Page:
Skip to comments.Ancient glyphs and a Celtic connection theory
Posted on 03/24/2010 1:55:24 AM PDT by Palter
A local man is out to change history.
Or, more specifically, suggest that there might be some changes required in Canada's history books, and give us more reason to celebrate St. Patrick's Day.
Robert Burcher, a photographer and enquiring mind living in Slabtown, has recently finished the manuscript for a book that represents 16 years of research, a basement full of resources and several trips around Ontario and Ireland.
His research was born in the Peterborough Petroglyphs. A vast expanse of rock carvings surrounded by conflicting interpretations and curious spectators.
Burcher was most intrigued by what looked like the image of a sailboat. He didn't think the natives ever used sailboats and wondered how they'd know to carve an image of one. Burcher said the sailboat image matched a Celtic ship used in the Bronze Age, made of leather and propelled by two sails.
Also at the Peterborough site he found an image of what looked like a person with a long skinny neck and a face made out of a sun. A fresh pair of eyes suggested that maybe it was someone playing a horn. Burcher found such a horn in Ireland, the Trumpa Creda, and the only man to play that horn in 300 years, Simon O'Dwyer.
Other glyphs, resembling upside down triangles with knobs on top, were passed off as images of Native gods, but Burcher suggests they are Amphorae - sealed clay pots that hung or were wedged in frames to keep liquids from spilling or pots from breaking open.
"It's all speculation," said Burcher, also referring to his ideas as "circumstantial evidence."
His theory is that the Celts came here from Ireland to Iceland and then to the Hudson Bay in search of Copper to make Bronze - an important commodity in the Bronze Age.
Not being a professional scientist or archaeologist, Burcher said his research wasn't limited to acceptable scientific method, which was freeing and damning at the same time.
He said he sometimes acted like a lawyer building a case or a police officer investigating a crime scene.
He did have some disappointments along the way. His self-led dig into the legendary Thornbury Mound - a site he believed was a Celtic burial ground - revealed that the unusually precise round hill was just dirt, and the dirt had never been touched.
He's kept going, though.
He said his researched sparked curiosity and interest. And his Celtic roots made it personal.
He said he's faced negative criticism from some professional archaeologists, but he still believes he has a story.
"I want to validate it," he said. "It's a sort of justice for ancient, perceived injustices ... the victors always write the history."
Burcher said there's more truths in Native stories than are credited to them, and he wants more people to take a second look at this history of the land.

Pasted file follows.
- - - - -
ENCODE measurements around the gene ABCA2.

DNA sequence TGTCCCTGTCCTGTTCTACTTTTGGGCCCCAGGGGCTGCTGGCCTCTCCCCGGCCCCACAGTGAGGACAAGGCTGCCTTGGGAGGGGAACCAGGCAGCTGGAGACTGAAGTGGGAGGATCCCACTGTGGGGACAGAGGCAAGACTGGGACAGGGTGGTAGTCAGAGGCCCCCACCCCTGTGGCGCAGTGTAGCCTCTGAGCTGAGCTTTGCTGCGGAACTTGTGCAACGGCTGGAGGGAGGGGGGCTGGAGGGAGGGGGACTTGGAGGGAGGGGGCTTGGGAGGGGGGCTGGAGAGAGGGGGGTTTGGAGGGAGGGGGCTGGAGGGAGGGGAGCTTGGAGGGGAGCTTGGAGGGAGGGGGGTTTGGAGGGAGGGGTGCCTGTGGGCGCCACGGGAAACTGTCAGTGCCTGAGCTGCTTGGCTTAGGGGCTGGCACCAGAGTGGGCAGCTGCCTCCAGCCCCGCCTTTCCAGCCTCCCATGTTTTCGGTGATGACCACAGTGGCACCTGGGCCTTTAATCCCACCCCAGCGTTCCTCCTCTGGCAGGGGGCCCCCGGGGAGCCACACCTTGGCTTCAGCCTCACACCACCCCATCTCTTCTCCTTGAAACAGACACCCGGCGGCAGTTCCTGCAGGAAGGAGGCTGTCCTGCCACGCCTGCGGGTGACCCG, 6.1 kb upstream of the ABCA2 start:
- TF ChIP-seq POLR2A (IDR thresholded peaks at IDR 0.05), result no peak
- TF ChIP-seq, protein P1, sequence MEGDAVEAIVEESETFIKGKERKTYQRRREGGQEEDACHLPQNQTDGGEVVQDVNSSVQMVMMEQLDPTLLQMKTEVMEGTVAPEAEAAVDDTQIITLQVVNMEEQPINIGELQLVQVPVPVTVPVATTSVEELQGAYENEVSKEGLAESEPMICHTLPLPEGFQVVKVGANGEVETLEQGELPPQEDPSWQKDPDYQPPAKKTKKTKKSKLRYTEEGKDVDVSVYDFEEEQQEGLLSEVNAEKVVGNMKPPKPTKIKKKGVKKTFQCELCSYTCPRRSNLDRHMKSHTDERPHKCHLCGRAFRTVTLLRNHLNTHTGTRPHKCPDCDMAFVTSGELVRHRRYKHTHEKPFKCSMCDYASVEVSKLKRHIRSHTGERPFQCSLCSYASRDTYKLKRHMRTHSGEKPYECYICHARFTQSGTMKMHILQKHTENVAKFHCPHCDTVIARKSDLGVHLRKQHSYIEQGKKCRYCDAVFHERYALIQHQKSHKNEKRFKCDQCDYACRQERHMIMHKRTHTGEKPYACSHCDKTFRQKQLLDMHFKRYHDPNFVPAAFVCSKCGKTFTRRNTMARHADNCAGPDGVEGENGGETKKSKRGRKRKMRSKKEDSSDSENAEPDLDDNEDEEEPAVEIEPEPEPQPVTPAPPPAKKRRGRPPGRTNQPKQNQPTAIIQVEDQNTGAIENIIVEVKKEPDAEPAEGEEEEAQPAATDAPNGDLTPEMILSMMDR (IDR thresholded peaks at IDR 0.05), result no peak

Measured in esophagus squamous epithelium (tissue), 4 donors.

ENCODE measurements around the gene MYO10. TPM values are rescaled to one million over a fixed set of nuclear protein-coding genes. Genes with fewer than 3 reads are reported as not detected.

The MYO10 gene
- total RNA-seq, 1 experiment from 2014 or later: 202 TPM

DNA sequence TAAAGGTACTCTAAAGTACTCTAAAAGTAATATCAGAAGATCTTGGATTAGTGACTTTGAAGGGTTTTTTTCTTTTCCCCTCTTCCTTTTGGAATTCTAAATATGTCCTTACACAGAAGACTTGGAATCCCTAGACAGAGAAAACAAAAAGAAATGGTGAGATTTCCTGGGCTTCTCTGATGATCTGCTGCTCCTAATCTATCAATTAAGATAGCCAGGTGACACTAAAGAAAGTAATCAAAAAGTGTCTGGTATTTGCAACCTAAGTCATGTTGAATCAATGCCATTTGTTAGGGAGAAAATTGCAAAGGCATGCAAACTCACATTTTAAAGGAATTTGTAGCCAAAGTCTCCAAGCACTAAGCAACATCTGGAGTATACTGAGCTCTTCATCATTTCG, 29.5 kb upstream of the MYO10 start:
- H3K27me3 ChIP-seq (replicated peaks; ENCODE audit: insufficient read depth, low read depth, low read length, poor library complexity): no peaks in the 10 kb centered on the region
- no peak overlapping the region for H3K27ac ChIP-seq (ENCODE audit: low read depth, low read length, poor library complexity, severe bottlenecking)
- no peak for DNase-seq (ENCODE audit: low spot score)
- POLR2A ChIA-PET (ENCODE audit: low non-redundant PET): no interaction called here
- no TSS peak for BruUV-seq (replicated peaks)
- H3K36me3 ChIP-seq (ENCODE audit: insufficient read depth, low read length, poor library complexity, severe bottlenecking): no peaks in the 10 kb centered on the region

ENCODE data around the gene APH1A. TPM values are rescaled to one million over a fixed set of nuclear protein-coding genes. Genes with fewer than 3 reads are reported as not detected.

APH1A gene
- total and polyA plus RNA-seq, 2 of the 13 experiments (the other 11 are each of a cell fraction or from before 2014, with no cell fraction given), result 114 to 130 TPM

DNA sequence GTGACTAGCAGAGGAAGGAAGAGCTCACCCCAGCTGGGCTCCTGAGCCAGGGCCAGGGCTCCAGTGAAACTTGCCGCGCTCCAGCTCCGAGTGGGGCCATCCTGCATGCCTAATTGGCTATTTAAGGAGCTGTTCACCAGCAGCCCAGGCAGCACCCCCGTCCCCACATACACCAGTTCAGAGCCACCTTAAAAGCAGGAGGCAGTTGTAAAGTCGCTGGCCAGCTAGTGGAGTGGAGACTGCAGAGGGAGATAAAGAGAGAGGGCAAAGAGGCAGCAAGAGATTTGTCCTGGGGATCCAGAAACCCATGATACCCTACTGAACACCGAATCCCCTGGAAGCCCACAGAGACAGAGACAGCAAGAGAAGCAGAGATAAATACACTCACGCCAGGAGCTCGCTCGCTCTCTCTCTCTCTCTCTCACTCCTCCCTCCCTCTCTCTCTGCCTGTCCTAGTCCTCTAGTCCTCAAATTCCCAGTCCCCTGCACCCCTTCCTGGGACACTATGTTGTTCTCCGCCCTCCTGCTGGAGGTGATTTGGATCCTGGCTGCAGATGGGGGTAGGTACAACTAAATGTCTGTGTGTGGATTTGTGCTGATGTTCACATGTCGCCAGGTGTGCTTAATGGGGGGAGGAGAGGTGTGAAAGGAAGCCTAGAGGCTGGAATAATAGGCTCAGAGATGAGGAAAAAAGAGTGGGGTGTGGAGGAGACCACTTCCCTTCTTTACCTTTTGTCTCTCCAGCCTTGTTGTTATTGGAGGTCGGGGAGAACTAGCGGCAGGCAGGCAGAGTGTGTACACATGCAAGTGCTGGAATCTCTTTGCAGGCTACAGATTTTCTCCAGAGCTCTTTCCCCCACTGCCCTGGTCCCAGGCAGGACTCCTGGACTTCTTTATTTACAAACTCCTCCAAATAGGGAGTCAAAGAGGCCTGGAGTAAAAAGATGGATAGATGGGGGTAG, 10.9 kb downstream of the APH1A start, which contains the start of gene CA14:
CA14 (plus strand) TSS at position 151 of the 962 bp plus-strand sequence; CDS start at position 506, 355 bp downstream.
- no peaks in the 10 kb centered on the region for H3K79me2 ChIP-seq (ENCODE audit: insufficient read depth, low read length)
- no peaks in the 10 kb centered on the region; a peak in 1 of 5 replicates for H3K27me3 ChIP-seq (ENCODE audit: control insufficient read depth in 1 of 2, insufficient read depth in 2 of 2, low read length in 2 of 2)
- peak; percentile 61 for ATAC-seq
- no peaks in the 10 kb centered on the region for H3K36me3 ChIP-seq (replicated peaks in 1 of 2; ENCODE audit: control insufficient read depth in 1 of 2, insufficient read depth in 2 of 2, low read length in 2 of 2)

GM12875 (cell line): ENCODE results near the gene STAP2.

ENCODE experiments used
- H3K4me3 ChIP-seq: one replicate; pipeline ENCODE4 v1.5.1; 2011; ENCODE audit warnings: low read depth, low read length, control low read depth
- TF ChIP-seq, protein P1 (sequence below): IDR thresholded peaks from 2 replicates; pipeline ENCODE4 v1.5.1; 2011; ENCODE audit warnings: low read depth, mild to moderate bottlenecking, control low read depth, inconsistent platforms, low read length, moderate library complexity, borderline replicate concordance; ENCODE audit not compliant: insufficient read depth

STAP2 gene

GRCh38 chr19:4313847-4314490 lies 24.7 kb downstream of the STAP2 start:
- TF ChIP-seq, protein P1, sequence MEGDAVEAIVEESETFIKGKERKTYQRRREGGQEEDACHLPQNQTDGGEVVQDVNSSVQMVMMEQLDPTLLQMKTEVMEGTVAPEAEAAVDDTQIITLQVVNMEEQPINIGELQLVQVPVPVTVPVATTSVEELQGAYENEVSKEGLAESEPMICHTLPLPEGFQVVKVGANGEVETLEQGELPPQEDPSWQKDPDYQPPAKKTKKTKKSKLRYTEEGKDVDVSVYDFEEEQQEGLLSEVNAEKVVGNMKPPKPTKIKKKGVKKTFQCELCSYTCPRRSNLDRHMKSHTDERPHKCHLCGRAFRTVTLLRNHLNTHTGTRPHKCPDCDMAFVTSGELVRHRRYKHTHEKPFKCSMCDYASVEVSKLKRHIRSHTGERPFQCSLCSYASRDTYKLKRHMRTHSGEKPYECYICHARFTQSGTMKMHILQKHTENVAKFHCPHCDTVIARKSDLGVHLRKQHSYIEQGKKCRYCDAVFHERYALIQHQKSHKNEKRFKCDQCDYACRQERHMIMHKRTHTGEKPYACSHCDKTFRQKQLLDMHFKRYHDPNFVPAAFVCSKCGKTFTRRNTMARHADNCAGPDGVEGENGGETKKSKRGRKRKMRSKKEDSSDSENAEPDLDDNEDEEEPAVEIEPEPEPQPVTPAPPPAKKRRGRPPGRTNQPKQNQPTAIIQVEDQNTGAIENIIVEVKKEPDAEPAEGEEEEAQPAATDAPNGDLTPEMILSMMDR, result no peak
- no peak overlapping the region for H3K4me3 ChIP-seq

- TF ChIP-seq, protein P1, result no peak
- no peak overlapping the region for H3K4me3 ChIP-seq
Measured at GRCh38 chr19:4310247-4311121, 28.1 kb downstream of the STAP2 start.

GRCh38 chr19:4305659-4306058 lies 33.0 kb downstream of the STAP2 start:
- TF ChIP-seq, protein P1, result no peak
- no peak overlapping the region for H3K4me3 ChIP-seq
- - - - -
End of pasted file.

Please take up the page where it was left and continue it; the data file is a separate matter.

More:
"I hope the book gets published," said Burcher, adding that he may self-publish it. "I'll throw it out there and watch what comes back."
His dream is too the book picked up by the History or Discovery channel as a speculative series.
Robert Burcher tries out a hand made leather Coracle boat on the Beaver River near his home in Slabtown. This was one of many experiments to test the possibility that his theory that Celts arrived in Canada in the Bronze Age.
This petroglyph of a shaman is one of hundreds of ancient drawings
at Peterborough in Ontario, Canada. All photos © Lone Primate.
Petroglyphs of a shaman and snake (left) and of Nanabush the Trickster.
Petroglyph of a spirit boat.
Other assorted intriguing petroglyphs at Peterborough.
Of course, don't forget about West Virginia.
In cache, ping.
“For a good time, call Oooga Booga...”
Does it mean that the original discoverers get a deed to the entire new world and become lords and masters of the universe?
My bet is all of these drawings were done by kids with time on there hands. Scratching out a living with your hands is hard work and requires you to be vigilant during every waking hour.
Only kids get exempted from that at times. I can also imagine that adults wouldn’t have wasted there time with something that didn’t put meat on the table or furs on their backs.
I can see adults doing so. If you thought your furs and food depended on pleasing the gods and spirits you would take the time.
The great temples and cathedrals were built by folk living a hardscrabble existance.
"How many times have I told you kids, don't draw on the walls!!"
Actually, hunter-gatherers typically had lots of free time. Dawn-to-dawn backbreaking labor only came in with farming.
by Barry Fell
find it in a nearby library
by Barry Fell
find it in a nearby library
Thanks Palter. If it doesn't work, I'm going to be singin' "The Cache Ain't Nothin' But Trash". ;')
· Discover · Nat Geographic · Texas AM Anthro News · Yahoo Anthro & Archaeo · Google ·
· The Archaeology Channel · Excerpt, or Link only? · cgk's list of ping lists ·
"You are just spouting stuff you read in a book or heard in class room."
Yup, it's called "science". You should try it sometime, you might learn something. The lives of primitive hunter/gathers of both ancient and current times have been studied extensively, the first through archeaology, the second through sociology. There is no doubt about their lifestyles.
Hey, look, I’m just pissy right now cause of all the Obama shiite going on.
While I don’t buy everything “interpreted” about cave drawings, I’m certainly no expert.
I shouldn’t have rained on your parade. In the big picture, we are probably both on the same side on the important issues.
I’ll leave this thread. Sorry about being an ass.
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